About a year ago, after following several zero waste bloggers for some time, I decided to give the zero-waste lifestyle a try in Toronto. For a few weeks, I did pretty well — it was summertime, a market would come to my neighbourhood once a week with fresh fruit and vegetables, Bulk Barn was running a trial “bring your own container” program in Liberty Village, and I was excited for a good excuse to try all of Lush’s products. It was challenging, sure, but it was also new and exciting.
The thing is, however, I don’t have what one might call the best personality for taking on an endeavour like producing zero waste. By nature I’m unorganized, I procrastinate, I lose things constantly, and I leave things everywhere. Once winter hit and Toronto’s bitter cold took over, bringing mason jars on the streetcar to Bulk Barn and shopping for groceries in two different locations started to drive me insane. Lush started to seem really expensive and not as effective as my past beauty routine. I was looking at shampoo bottles in grocery stores with heart emojis in my eyes. And I kept losing my goddamn travel mug, leaving it on shop counters and in friends’ houses and the TTC.
So, over time, I slowly started unravelling my zero-waste lifestyle. Not even on purpose, either — but just as a “just this once” situation: just this once, I’ll grab the packaged pasta at the supermarket. I don’t have time to go for bulk foods today. Just this once, yes, I’ll accept bags at the shop rather than running home first for my reusable ones. But that attitude slowly bled into all aspects of my life, so that soon, other than eating vegetarian and bringing my reusable water bottle everywhere with me, I was back to producing a pretty enormous amount of waste every day and simply looking the other way.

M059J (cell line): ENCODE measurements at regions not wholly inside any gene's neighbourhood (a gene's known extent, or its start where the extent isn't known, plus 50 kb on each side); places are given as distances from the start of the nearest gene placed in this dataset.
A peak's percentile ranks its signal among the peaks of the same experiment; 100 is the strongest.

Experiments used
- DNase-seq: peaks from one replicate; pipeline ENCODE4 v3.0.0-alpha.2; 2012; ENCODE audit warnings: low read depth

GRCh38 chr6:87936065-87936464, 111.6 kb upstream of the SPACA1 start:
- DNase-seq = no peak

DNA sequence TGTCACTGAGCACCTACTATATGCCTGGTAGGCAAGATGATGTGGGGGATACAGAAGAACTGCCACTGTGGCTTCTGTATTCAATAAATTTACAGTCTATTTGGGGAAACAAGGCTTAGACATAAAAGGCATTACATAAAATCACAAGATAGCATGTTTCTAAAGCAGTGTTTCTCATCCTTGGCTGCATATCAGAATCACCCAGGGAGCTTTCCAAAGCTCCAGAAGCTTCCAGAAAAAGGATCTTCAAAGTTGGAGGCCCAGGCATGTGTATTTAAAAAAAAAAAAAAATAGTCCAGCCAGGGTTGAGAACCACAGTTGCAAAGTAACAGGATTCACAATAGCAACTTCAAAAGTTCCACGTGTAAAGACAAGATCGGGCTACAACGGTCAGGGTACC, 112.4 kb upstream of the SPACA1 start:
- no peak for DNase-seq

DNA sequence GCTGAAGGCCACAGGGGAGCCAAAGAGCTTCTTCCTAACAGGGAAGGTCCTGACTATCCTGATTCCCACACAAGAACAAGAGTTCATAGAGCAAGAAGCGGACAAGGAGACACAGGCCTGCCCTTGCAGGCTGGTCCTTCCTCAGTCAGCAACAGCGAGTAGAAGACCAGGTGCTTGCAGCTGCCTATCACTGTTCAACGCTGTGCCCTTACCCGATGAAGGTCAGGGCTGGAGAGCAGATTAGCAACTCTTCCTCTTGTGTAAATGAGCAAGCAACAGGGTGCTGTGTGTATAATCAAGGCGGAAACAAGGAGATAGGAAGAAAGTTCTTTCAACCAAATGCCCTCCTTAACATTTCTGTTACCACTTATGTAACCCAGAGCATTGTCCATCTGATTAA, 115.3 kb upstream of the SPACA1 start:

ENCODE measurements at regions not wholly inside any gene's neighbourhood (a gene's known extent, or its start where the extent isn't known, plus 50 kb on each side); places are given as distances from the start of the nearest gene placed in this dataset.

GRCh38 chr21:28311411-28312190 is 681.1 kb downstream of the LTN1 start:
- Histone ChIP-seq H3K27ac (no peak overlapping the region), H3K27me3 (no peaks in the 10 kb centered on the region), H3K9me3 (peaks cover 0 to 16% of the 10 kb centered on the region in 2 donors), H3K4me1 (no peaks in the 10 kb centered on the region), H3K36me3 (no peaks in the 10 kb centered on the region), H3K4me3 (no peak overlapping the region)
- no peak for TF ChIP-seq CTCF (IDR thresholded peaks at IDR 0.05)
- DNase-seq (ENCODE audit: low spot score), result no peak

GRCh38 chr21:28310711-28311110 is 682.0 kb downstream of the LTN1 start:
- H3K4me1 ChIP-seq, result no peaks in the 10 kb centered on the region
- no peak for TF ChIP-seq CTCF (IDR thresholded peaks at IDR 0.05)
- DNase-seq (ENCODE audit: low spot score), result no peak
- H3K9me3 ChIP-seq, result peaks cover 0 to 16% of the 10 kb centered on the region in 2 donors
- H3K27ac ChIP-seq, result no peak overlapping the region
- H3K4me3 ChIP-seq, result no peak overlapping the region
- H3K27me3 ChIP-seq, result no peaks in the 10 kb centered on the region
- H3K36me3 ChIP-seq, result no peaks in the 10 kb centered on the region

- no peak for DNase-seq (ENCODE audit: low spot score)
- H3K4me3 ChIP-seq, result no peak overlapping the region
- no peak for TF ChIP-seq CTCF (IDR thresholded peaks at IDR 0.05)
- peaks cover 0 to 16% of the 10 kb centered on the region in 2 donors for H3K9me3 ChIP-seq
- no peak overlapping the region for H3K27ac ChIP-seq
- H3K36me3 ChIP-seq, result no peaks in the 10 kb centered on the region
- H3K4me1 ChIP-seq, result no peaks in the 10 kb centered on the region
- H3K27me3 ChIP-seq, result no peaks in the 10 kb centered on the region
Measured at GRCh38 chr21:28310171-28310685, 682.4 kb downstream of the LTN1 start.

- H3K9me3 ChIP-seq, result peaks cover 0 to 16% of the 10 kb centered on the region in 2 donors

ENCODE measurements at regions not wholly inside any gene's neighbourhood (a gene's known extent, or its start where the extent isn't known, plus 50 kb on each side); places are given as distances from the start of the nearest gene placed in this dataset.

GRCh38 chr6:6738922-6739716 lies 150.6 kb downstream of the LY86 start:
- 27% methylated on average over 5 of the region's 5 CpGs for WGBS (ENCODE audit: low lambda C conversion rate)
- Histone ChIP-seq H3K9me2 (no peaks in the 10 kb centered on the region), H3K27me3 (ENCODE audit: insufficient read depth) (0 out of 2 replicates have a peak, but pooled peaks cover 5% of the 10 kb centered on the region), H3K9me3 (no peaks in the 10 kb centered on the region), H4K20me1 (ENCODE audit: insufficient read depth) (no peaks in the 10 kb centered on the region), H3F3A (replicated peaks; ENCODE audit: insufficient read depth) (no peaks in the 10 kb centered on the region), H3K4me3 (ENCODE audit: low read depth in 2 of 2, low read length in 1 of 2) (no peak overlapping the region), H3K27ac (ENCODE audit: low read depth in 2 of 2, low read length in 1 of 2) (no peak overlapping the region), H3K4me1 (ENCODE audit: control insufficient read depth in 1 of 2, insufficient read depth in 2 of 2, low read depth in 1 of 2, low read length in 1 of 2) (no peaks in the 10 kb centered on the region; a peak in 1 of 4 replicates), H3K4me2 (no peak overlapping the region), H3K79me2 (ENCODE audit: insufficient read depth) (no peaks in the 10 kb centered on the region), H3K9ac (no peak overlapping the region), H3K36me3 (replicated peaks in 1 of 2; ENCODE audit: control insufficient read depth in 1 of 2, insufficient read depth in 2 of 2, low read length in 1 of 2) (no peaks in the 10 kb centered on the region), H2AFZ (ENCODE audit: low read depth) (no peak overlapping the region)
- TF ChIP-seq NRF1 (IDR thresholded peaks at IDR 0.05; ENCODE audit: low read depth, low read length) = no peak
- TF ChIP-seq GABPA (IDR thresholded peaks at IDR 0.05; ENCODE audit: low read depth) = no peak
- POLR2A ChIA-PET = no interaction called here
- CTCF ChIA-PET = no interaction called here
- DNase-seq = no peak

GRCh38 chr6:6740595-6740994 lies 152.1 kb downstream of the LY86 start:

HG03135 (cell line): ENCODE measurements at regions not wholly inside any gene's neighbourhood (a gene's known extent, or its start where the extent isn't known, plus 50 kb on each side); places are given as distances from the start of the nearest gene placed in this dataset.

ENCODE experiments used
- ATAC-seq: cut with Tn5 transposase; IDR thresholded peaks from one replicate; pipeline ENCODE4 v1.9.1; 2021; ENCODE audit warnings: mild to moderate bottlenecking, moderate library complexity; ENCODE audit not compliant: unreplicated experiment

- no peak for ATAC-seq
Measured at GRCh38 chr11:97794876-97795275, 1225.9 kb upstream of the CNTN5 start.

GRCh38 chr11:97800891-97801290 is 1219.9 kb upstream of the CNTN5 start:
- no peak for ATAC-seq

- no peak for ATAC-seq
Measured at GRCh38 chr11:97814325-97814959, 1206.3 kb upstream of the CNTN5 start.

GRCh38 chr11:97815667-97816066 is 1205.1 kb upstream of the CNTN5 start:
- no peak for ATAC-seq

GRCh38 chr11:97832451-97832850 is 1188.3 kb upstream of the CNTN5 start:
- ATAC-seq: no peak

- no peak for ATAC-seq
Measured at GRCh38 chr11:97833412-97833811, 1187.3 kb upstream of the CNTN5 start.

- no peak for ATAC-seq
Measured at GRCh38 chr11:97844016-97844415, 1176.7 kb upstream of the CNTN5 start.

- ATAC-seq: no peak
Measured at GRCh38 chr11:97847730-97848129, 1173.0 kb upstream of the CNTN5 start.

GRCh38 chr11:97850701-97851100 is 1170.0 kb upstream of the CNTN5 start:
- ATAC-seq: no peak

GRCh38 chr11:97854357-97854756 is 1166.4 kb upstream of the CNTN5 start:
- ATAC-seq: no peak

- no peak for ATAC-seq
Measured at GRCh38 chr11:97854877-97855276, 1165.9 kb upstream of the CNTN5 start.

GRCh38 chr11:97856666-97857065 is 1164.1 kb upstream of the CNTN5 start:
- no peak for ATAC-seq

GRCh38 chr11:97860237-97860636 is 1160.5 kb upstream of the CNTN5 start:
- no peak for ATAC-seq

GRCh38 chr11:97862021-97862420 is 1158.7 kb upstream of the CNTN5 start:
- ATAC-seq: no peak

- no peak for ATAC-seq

I also read critiques of the zero-waste and sustainability movements that pointed out how they unfairly put the onus on consumers, when really, they should be focusing on large-scale corporations and governments instead. I felt a bit justified in my laziness. Really, what difference was I making by driving myself insane? Wouldn’t my efforts be better put towards changing policy and badgering companies? And with the way the planet’s headed, was a zero-waste lifestyle even worth it? I had visions of all the zero-wasters stoically clutching their stainless steel straws as the world burned around them.
To be clear, today’s world is not made for a zero waste lifestyle. Humans have taken the convenience factor of plastics and disposables and run with them, and the single-use, consumerist lifestyle now baked pretty solidly into our society. But just because it’s the norm doesn’t mean it’s right — and it certainly isn’t sustainable.
If we want to leave a better world behind for future generations (and, ahem, every other species we share this planet with), we are going to need massive change on multiple levels. Yes, we need widespread changes in policy, a corporate shift to a circular economy, and a radical reduction in emissions — but we also need to recognize that our consumption simply cannot go on the way it has. We would need four Planet Earths in order to sustain us all if everyone lived like an American. And that is why we need a zero-waste approach: as part of an integrated, multi-pronged approach to tackling climate change.
This blog is, essentially, my attempt at dramatically reducing my day-to-day waste while learning more about the issues we need to solve and the actions I can personally take to drive change. And in an attempt to keep us all from burning out and imagining bloggers grimly holding their steel straws as the planet burns down around them, I’ll also be highlighting the many, many positive steps people around the world are taking to make ours a better future. Because when it’s done right, giving a shit can be totally doable — and it can have really fantastic results. So let’s get started.